One in a continuing string of split eps on various formats, this nicely presented 10â on Vendetta sees The Austrasian Goat and Hallowed Butchery share a conceptually ambitious release. Unusually for a split release, this one bears a title, âSongs of Self Reliance and Solitudeâ. Indeed, both are solo projects and the lyrics ponder â the label informs us â on âthe moral stance of self-reliance, popularized and preached by the Transcendentalist movement of the 19th-centuryâ. Indeed, there is a tendency towards abstract nouns in The Austrasian Goatâs lyrics (âostracityâ, âobedienceâ, âconformismâ) whereas Hallowed Butcheryâs Ryan Fairfield is more into adjectives (âself-reliantâ, âself-righteousâ) during its programmatic passages. All of which makes for very abstract and sometimes tedious reasoning (âThere is perfect balance always.â â âPyramids are falling under the weight of ambitions.â), which may or may not be in keeping with the subject matter but certainly is a perfect match for the three washed-out doom metal dirges.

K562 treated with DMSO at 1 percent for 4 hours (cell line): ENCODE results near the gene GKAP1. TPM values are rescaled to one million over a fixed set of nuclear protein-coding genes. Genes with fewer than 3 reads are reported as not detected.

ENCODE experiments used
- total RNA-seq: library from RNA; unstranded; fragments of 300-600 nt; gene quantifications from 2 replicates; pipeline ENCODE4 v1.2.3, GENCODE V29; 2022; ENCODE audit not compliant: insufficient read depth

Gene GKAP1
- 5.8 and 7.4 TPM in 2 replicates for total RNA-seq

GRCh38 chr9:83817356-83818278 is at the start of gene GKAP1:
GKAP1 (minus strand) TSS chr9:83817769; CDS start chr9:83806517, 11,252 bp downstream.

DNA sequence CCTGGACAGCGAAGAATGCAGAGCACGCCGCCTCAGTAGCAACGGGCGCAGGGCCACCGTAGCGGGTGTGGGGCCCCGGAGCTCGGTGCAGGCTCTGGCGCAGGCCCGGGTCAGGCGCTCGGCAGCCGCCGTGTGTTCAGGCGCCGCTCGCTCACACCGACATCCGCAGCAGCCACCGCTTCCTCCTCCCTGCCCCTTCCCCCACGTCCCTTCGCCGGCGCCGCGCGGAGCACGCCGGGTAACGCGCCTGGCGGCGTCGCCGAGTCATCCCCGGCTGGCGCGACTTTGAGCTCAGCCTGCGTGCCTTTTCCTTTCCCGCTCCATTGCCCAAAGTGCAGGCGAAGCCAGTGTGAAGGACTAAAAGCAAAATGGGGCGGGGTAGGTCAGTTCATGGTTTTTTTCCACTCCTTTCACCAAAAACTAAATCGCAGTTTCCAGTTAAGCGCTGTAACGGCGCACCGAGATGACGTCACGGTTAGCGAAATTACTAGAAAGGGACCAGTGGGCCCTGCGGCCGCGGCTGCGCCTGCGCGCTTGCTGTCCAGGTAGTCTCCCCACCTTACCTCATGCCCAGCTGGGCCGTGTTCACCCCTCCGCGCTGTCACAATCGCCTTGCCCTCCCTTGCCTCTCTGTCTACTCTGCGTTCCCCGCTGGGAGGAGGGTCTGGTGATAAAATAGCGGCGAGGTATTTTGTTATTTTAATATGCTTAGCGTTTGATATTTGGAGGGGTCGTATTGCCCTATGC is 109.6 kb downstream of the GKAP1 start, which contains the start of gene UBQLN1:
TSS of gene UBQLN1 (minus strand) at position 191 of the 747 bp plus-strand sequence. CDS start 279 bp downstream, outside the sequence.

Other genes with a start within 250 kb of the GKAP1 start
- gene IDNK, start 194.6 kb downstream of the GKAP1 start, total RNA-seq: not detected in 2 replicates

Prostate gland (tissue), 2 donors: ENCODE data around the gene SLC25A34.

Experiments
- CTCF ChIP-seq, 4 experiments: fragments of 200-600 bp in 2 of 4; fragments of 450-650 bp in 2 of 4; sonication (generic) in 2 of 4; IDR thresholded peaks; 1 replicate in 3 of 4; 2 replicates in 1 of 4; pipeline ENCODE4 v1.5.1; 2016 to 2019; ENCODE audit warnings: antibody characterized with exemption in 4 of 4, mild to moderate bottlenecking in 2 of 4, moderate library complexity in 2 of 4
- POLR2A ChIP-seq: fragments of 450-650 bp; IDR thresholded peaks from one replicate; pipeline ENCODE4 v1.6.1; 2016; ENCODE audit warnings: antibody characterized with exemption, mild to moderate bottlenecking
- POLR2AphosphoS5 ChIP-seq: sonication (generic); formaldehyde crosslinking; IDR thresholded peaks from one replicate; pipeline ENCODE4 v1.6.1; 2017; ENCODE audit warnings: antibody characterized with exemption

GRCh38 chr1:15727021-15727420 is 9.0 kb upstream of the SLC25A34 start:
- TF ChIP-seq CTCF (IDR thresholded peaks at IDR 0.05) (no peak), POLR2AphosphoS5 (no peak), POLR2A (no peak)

Both Fairfield and Julien Louve a.k.a. the Goat contribute to each otherâs tracks, which helps to knit the ep even more closely together. Musically, however, âSongs of Self Reliance and Solitudeâ juxtaposes two distinctive takes on the genre: While the two Austrasian Goat tracks are more in the orthodox âfunerealâ vein and have been correctly compared to Nortt and Celestiial, Hallowed Butchery serves up another prime example of his shoegazing doom epics in âHexagram: The God of Selfâ. Gloriously, he doesnât shy away from an acoustic interlude, while elsewhere manipulated vocals for several voices add space and new perspectives on title and concept. While the whole ep is decent, Iâd rate the Hallowed Butchery side higher. Fairfield continues to be one of the most original players in the field. And while his output is sparse (debut lp in 2009, a demo tape of 20 minutes from 2009/2010, two tracks on a split lp in 2010, this single track from 2011), his quality control appears to be fierce.